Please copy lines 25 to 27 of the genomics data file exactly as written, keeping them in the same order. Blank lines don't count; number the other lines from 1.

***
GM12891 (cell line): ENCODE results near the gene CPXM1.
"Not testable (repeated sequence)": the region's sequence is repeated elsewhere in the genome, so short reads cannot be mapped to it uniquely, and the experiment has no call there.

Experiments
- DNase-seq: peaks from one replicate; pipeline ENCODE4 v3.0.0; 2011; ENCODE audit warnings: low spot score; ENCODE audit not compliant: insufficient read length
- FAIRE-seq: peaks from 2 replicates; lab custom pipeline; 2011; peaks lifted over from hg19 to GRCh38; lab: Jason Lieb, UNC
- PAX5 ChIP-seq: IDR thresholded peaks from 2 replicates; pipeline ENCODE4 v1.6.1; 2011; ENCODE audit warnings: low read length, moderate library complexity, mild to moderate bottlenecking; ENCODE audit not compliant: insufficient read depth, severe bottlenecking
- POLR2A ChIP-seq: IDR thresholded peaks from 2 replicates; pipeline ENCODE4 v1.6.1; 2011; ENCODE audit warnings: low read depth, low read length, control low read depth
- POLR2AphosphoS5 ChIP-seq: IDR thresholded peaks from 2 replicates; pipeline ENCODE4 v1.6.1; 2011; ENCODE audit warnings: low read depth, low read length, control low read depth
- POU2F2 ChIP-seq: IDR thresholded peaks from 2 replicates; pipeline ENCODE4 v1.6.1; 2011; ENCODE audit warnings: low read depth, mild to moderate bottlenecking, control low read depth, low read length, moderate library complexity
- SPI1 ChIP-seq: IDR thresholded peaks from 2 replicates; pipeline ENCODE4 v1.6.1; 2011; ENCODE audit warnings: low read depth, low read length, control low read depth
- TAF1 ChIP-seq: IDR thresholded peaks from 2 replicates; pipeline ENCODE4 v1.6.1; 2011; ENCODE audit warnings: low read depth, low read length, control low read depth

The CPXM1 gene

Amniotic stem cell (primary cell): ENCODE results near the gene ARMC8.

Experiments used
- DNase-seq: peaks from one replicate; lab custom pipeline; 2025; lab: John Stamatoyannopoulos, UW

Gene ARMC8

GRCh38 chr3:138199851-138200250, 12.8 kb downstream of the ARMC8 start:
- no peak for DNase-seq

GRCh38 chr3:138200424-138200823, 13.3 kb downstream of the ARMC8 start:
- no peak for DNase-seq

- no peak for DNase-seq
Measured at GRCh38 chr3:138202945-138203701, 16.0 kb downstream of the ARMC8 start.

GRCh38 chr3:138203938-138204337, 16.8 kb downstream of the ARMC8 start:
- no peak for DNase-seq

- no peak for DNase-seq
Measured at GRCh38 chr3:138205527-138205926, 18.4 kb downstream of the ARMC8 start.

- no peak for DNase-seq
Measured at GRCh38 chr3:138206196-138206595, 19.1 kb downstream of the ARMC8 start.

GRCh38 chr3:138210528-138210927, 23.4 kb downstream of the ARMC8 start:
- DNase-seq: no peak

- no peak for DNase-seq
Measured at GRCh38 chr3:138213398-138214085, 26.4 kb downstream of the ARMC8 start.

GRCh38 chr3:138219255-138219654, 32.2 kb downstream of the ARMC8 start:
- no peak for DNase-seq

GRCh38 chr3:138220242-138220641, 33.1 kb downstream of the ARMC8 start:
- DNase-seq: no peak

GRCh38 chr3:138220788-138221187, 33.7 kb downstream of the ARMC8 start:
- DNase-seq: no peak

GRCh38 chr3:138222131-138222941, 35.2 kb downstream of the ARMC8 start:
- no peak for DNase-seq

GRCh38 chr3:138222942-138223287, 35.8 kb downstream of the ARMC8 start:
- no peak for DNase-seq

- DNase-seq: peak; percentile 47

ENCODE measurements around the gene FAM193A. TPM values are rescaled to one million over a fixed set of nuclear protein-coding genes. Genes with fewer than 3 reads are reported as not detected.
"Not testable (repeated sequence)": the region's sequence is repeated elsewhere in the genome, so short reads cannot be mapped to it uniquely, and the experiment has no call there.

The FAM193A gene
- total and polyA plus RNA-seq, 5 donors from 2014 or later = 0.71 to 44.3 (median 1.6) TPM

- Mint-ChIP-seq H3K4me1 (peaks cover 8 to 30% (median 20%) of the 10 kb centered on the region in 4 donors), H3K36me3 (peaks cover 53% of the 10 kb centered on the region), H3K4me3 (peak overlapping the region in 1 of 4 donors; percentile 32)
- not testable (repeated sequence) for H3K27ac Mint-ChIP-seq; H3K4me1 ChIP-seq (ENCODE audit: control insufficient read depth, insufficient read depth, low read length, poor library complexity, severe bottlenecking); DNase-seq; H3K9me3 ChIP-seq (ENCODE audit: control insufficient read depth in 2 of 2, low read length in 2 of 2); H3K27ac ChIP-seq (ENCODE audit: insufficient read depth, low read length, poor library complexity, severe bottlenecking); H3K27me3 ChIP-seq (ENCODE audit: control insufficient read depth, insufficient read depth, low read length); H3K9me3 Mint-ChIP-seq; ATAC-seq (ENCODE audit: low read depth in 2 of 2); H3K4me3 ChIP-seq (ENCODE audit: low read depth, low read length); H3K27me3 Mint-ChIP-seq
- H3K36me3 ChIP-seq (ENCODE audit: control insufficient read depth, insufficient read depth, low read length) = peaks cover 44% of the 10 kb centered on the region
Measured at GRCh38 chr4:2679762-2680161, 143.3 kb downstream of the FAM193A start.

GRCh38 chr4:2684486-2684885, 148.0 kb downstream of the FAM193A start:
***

- no peak for DNase-seq
Measured at GRCh38 chr3:138205527-138205926, 18.4 kb downstream of the ARMC8 start.

- no peak for DNase-seq